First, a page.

remote window but still sends Decho messages, then
				  Decho now switches to DECHOWIN mode to prevent an
				  onslaught of error messages about how vim can't connect
				  to the DECHOREMOTE vim.
	v17	Mar 03, 2006	* debugging filetype set to Decho for DechoTabOn and
				  DechoRemOn and ei manipulated so that syntax
				  highlighting works for the Decho Tab buffer.
				  * bugfix: when a buffer was 'noma', DechoTabOn
				  inherited that and complained about not being allowed
				  to modify the buffer.
	v16	Feb 27, 2006	* reflecting changes to tab commands:
				  tab -> tabn, tabn -> tabnew
	v15	Feb 21, 2006	* DechoTab[On\Off] implemented
	v14	Jan 25, 2006	* bugfix: with DechoVarOn, Decho would issue error
				  messages when the string had single quotes (') in
				  it
				* SaveWinPosn(0) used to avoid SWP stack use
		Feb 15, 2006	* DechoRemOn and DechoRemOff now turn debugging on/off to
				  a remote DECHOREMOTE gvim server.  Your vim must
				  support clientserver and gvim must be executable.
	v13	Jan 18, 2006	* cecutil updated to use keepjumps
	v12	Jan 14, 2005	* DechoOn/Off now also turns on/off DechoVarOn/Off
				  * Now includes a GetLatestVimScripts line for cecutil.vim
		Apr 25, 2005	* Decho now does "runtime plugin/cecutil.vim" if that plugin
				  hasn't been loaded yet.  It will also try the AsNeeded
				  subdirectory if g:loaded_asneeded exists.
		Jun 02, 2005	* with DechoMsgOn, Decho("doesn't") now works
	v11	Aug 06, 2004	* <q-args> now used instead of <args> for :Decho and :Dredir
				  commands
		Oct 28, 2004	* DechoMsgOn and DechoMsgOff installed; debugging messages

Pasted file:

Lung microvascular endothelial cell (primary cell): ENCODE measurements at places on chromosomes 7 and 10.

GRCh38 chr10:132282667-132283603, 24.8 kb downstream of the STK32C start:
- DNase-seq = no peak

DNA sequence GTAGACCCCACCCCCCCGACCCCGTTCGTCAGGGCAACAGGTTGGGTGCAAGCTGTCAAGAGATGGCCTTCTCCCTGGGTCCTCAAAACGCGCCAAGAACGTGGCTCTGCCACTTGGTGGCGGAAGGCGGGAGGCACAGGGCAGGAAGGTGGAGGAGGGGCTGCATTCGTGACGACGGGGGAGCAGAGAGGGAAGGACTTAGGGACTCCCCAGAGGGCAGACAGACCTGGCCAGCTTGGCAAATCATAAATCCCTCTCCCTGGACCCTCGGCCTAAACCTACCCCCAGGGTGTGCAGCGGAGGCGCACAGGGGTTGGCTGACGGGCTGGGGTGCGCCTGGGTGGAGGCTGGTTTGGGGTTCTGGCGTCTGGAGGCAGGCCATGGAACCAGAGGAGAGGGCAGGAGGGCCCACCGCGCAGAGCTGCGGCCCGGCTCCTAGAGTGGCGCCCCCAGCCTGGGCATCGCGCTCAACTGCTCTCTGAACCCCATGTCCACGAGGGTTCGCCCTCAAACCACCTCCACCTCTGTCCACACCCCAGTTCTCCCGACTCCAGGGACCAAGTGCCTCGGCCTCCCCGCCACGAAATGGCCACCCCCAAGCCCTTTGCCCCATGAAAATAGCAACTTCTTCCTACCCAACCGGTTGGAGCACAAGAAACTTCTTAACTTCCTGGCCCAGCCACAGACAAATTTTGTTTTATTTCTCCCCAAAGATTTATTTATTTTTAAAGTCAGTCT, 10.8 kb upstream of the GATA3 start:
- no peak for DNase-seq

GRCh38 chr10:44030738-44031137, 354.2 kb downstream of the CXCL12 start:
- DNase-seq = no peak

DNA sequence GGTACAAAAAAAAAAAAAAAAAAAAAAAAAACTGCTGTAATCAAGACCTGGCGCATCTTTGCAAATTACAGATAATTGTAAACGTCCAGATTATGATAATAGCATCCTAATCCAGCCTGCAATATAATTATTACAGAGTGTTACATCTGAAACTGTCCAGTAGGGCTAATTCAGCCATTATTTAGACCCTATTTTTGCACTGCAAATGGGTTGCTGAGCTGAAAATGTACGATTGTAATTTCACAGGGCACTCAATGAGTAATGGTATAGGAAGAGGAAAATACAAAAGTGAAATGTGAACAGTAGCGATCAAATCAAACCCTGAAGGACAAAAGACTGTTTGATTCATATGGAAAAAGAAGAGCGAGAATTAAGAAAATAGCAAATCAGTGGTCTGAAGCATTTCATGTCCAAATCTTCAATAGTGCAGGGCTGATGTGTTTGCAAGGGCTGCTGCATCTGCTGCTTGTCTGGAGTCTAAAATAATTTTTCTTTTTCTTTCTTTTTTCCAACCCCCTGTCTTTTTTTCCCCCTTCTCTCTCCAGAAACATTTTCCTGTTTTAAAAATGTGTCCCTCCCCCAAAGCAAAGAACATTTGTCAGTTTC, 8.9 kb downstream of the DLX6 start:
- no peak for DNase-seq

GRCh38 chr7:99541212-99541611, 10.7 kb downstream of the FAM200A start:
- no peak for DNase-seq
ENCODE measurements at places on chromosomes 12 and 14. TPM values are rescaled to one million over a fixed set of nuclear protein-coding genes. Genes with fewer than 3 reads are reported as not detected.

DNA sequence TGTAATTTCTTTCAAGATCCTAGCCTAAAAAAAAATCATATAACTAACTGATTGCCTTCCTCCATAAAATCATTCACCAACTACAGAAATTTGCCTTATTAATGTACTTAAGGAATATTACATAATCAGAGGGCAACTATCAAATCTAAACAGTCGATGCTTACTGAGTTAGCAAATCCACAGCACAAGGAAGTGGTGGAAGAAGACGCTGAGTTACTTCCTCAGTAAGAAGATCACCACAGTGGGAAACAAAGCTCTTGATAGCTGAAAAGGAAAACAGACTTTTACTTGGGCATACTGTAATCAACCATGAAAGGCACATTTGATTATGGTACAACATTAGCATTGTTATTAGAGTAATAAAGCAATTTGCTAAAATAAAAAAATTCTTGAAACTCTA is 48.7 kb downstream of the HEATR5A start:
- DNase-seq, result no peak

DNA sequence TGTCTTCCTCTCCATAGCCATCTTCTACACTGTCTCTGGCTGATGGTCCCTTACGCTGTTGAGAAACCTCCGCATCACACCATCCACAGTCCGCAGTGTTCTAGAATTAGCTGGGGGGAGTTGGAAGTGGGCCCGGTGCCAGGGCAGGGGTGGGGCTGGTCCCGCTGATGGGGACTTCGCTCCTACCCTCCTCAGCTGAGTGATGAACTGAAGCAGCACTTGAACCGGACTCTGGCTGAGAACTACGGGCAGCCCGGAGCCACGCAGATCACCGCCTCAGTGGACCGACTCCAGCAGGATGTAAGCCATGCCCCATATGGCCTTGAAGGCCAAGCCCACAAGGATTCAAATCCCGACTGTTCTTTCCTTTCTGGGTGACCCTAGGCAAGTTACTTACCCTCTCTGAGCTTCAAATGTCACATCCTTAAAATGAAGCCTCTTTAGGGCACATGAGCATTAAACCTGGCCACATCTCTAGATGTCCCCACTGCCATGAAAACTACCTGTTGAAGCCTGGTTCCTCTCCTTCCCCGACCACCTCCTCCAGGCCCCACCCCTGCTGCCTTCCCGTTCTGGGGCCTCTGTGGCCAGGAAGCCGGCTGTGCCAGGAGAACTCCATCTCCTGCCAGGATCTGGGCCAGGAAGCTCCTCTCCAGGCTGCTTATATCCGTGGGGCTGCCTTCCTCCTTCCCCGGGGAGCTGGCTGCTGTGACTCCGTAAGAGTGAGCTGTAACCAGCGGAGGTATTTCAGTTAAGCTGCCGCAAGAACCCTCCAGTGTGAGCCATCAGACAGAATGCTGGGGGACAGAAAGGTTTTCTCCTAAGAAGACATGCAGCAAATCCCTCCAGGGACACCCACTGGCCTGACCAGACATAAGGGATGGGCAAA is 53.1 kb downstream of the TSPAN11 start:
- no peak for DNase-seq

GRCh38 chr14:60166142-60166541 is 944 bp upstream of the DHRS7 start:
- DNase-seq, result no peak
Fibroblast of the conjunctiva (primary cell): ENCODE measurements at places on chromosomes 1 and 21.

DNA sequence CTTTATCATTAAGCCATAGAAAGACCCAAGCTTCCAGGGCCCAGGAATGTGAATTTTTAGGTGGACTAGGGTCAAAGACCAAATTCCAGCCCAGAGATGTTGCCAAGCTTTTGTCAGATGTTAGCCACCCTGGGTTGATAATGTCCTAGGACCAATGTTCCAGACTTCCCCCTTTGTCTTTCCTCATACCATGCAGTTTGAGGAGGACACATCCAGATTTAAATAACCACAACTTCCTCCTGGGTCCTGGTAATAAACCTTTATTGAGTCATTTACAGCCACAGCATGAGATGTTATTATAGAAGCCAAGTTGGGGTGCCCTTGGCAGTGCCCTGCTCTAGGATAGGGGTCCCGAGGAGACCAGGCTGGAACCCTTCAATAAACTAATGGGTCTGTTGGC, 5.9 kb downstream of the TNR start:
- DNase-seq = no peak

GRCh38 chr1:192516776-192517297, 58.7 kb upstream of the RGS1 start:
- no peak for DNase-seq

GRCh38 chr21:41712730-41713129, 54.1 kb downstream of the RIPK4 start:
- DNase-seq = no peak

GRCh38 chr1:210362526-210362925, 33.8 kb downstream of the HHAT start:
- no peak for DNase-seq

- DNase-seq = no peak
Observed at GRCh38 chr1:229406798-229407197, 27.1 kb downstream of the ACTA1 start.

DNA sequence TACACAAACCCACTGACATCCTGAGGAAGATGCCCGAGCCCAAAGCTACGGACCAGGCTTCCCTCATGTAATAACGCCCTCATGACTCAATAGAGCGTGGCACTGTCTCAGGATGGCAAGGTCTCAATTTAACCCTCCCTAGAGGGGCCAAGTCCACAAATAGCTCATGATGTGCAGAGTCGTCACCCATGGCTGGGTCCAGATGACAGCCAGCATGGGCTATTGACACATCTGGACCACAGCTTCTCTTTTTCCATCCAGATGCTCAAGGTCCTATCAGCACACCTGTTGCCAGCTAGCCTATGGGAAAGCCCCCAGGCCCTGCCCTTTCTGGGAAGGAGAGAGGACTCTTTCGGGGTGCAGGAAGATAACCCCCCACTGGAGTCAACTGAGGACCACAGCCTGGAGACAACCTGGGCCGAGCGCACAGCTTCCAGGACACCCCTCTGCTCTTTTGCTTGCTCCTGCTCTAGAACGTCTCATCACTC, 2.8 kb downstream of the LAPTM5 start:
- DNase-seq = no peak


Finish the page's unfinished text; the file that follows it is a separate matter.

will use the :echomsg command.
		Dec 27, 2004	* DechoVarOn and DechoVarOff installed; debugging
				  messages will be appended to the variable specified by
				  g:dechovarname, which by default is "g:dechovar".
				  These two commands toggle the variable
				  "g:dechovar_enabled".
		Dec 29, 2004	* Dredir() now accepts multiple arguments (cmd and output)
	v10	Jul 27, 2004	* if g:decho_bufenter exists, Decho will ignore BufEnter
				  events
				* Decho uses keepjumps to avoid altering the jumplist
				  table
				* appending to the DBG buffer with Decho does not make
				  it modified
				* Dredir(cmd) may be used to redirect command output
				  to the DBG buffer.  Example:  call Dredir("cmd")
	v9	Jun 18, 2004	* Dfunc/Decho/Dret now immune to lcd changes in the DBG
				  buffer name
				* DechoOn and DechoOff now accept ranges
	v8	Jun 06, 2004	* Implemented Dhide and Dshow commands for toggling
				  the DBG-buffer's visibility (see decho-dhide)
	v7	Jun 02, 2004	* made creation of	DBG window silent
				* g:decho_winheight implemented (see g:decho_winheight)
				* Dfunc/Decho/Dret	will always resize the DBG window to the
				  number of lines specified by g:decho_winheight (dflt:5)
				* g:decho_hide implemented (see g:decho_hide)
	v6	May 11, 2004	* some bug	fixes
	v5	Apr 20, 2004	* Dfunc() - for entering a	function
				* Dret()  - for returning from a function
	v4	Apr 20, 2004	* Now makes control characters visible
	v3	Aug 07, 2003	* changed fixed "DBG" to g:decho_bufname to allow s/w to
				  change the buffer name!
				* Now handles returning cursor to one of several windows
				  and having multiple DBG-windows


==============================================================================
vim:tw=78:ts=8:ft=help